Whilst driving back to university today, I thought about the following:

Suppose that we have a perfect sphere, of unit radius, as well as an infinitely thin knife. We take the sphere and randomly cut it with the knife until we have two volumes. How could we work out the probability of the smallest volume being a specific volume prior to our cutting?

The probability of either volume having a specific volume is 0. This is because there is an infinite number of possible cuts giving infinitely many end volumes. You are essentially picking a truly random real number between 0 and 1, and your chance of getting a specific number is 0 (because there are infinitely many).

I’m thinking here of one cut that goes all the way through the sphere, like a plane intersecting it where the plane is randomly chosen from all possible planes intersecting the sphere. Perhaps you had something else in mind.

As has been said, the probability of slicing the sphere at any particular place that is selected in advance is zero. The best you can do is give a probability that the volume of the piece will be between two numbers.

For example if you have a sphere of 10 in[sup]3[/sup] the probability that the piece will have a volume of 0 ≤ volume < 1 in[sup]3[/sup] is 1/10.

What would be really cool is to use the Banach-Tarski Paradox and make the sphere as big as the Earth by cutting and reassembly.

To the OP, the probability is 0. Think of it this way, I’m thinking of a number between 0 and 1. What is it?

(0.947372190452305612 x sqrt(2)) / (e + 2pi)

Did you get it? Do you think that you’d have any chance of getting it?

I know what you’re saying. Doesn’t a probability of 0 mean the event is utterly impossible? Yes - if you are dealing with a finite number of possible events. If you are dealing with an infinite number of events, then you need to use Lesbegue measure.

I don’t think so. Lay the sphere on a number line perpendicular to the cut so that the number line is the diameter and goes from 0 to 2. (I know these numbers are different from yours but I’m interested in the general principle. the final result will be the same by scaling). We want to find the point u on the number line such that the integral from 0 to u of pi (1 - x[sup]2)dx [if i remember my integral calculus correctly] equals 4pi/3 x 1/10 = 2pi/15.

So (u - (1/3)u[sup]3) x pi = 2pi/15 or 15u - 5u[sup]3 = 2
A numerical analysis indicates that 0.134<u<0.135
by symmetry this gives us a second possibility that cut is at the other end near 2(remember we are looking at the smaller volume).

After some handwaving, we conclude that the probability that the cut will give us 1/10 or less of a volume is slightly less than 13.5%

On further thought I’m not sure of my answer. It does seem to me that if you randomly slice out a piece of a sphere of 10 in[sup]3[/sup] volume the chance that it will be between 0 and 1 is 1/10. But I’ve been wrong before.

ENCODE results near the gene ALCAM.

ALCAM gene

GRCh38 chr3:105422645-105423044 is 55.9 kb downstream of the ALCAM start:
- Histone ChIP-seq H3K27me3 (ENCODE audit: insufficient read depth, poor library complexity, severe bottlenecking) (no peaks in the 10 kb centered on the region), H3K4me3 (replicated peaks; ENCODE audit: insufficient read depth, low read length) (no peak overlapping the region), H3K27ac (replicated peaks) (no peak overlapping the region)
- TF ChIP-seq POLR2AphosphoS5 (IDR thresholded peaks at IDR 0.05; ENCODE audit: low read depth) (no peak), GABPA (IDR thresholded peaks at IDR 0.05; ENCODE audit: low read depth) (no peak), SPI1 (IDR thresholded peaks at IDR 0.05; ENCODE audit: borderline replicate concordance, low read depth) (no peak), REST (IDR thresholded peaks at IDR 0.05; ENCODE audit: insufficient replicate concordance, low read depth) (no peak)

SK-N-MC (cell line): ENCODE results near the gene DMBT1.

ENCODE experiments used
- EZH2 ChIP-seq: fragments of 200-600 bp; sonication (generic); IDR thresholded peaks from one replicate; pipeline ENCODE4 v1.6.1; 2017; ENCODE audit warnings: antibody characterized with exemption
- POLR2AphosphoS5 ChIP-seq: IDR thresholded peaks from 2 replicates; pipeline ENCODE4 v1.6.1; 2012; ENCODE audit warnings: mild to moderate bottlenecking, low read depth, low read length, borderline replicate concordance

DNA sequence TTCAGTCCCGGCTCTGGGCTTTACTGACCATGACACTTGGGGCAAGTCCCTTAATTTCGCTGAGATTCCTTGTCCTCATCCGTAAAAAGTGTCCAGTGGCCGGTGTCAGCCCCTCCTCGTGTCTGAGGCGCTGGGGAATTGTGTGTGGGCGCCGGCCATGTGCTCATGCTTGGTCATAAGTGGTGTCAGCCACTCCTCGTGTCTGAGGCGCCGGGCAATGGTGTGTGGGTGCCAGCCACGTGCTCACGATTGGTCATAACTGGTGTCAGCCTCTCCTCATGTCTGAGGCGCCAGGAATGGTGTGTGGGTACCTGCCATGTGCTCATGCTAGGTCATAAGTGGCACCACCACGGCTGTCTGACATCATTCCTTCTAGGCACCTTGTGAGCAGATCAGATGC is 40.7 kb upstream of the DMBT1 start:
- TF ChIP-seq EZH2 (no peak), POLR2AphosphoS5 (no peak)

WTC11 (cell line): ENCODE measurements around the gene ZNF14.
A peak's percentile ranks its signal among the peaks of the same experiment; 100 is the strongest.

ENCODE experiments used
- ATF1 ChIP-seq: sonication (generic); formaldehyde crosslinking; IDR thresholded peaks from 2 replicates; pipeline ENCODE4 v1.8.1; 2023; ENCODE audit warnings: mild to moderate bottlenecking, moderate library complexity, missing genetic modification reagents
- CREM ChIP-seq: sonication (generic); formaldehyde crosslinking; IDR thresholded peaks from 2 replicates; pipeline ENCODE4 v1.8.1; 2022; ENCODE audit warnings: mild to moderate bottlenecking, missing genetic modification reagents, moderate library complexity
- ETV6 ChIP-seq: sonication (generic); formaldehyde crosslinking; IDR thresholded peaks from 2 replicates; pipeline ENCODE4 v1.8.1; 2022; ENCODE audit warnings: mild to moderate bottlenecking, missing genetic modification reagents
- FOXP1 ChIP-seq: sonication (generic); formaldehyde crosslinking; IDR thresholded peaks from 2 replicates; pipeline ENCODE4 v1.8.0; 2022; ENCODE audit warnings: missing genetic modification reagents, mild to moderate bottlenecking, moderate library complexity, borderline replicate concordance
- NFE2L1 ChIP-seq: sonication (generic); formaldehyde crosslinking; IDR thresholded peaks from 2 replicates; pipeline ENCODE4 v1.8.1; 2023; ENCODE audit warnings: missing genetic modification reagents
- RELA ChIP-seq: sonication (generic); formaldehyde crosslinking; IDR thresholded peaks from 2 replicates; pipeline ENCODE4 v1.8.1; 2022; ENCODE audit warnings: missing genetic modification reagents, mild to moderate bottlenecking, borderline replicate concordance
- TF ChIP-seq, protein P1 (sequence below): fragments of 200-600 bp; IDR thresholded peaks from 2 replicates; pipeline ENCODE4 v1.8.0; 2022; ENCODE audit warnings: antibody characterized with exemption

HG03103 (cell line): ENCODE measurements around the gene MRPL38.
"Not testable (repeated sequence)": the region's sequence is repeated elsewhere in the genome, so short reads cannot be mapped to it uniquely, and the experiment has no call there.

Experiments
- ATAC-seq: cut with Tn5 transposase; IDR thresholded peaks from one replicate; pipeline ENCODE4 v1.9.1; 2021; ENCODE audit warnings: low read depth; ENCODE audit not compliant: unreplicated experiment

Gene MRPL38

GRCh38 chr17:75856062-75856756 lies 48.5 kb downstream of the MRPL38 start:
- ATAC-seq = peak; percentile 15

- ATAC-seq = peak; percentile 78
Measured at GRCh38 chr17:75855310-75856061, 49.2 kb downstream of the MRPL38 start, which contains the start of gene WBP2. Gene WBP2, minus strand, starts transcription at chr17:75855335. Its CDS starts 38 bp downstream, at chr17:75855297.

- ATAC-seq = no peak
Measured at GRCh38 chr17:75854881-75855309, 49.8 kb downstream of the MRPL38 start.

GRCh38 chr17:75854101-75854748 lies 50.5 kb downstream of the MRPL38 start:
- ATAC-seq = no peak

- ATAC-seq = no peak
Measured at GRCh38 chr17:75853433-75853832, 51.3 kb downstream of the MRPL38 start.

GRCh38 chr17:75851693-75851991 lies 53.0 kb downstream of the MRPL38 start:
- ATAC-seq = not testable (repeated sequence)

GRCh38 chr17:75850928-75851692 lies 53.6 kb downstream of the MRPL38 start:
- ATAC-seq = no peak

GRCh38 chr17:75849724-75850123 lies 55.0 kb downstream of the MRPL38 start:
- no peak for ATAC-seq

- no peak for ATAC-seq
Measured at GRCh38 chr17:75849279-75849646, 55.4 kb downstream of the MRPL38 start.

No, same problem. What I showed was that to make a cut so that the smaller section has a volume 1/10 that of the original, the cut must take off (approximately) 13.5% of the radius perpendicular to the cut. I don’t know why you assume that this solution is not scalable to spheres of any size. I just solved the general case as opposed to your specific case.

I see that you are saying that when you randomly cut a sphere you are really randomly picking a point on the diameter. And a random point on the diameter has an equal chance of being in any equal increment of that diameter and different cuts will result in different volumes.

So it looks like my example was in error. Sorry.

I guess what should be said is that you have zero chance of cutting any particular volume and the best you can do is compute the chance of cutting some volume that lies within a range of volumes.

I did make a small error - not conceptual but mathematical.

The formula X^2 + Y^2 = R^2 gives a circle centered at the origin not at (1,0)

the formula thus would be i.e. (u - (1/3)u^3)pi + (2/3)pi = 2pi/15
the (4/3)pi takes into account that the lower bound is -1 and not 0

so NOW solving for u in: u - (1/3)u^3 = -8/15 gives a u of -0.608 which translates into a probability of 39.2% :eek:

Now to test this, I decided to see where the cut point (i.e. value of u) would be if we wanted to cut the sphere in half. We know that it should be 0

(u - (1/3)u^3)pi + (2/3)pi = (4pi/3) x (1/2)
(u - (1/3)u^3)pi + (2/3)pi = 2pi/3
(u - (1/3)u^3) + (2/3) = 2/3
u - (1/3)u^3 = 2/3 - 2/3
u - (1/3)u^3 = 0
u(1 - (1/3)u^2) = 0
Notice that there is only one solution between -1 and 1: u=0 (the other solutions are +/- sqrt(3) )

It is a way to measure the total length of a set of points.
What does that have to do with probability? Look at it this way, the probability of an event happening is:
(number of sucessful events)/(number of events)
If these are whole numbers then there’s no problem - you get a fraction between 0 and 1 inclusive.

But what happens if I have an infinite number of total events? Pick a number between 0 and 1; there’s an infinite number of those so we need another way of calculating probability. The obvious way is to look at intervals or lengths. For example, pick a number from 0 to 1 - what is the probability that it is bigger than 0.6? Well, look at the length of the interval 0.6 to 1 (0.4) and the total length from 0 to 1 (1.0). The probability is 0.4/1.0 or 40%.

So far so good . . . but what if I want a weird set of points, like the probability of randomly picking a rational number from the interval 0 to 1? What is the length of all of the rational points put together? It is here that Lebesgue measure is needed. The Lebesgue measure of the rational numbers is 0. What’s nice is that the Lebesgue measure of an interval is just its length, so the Lebesgue measure of the interval (0, 1) is 1. So the probability of picking a rational number between 0 and 1 is 0/1 = 0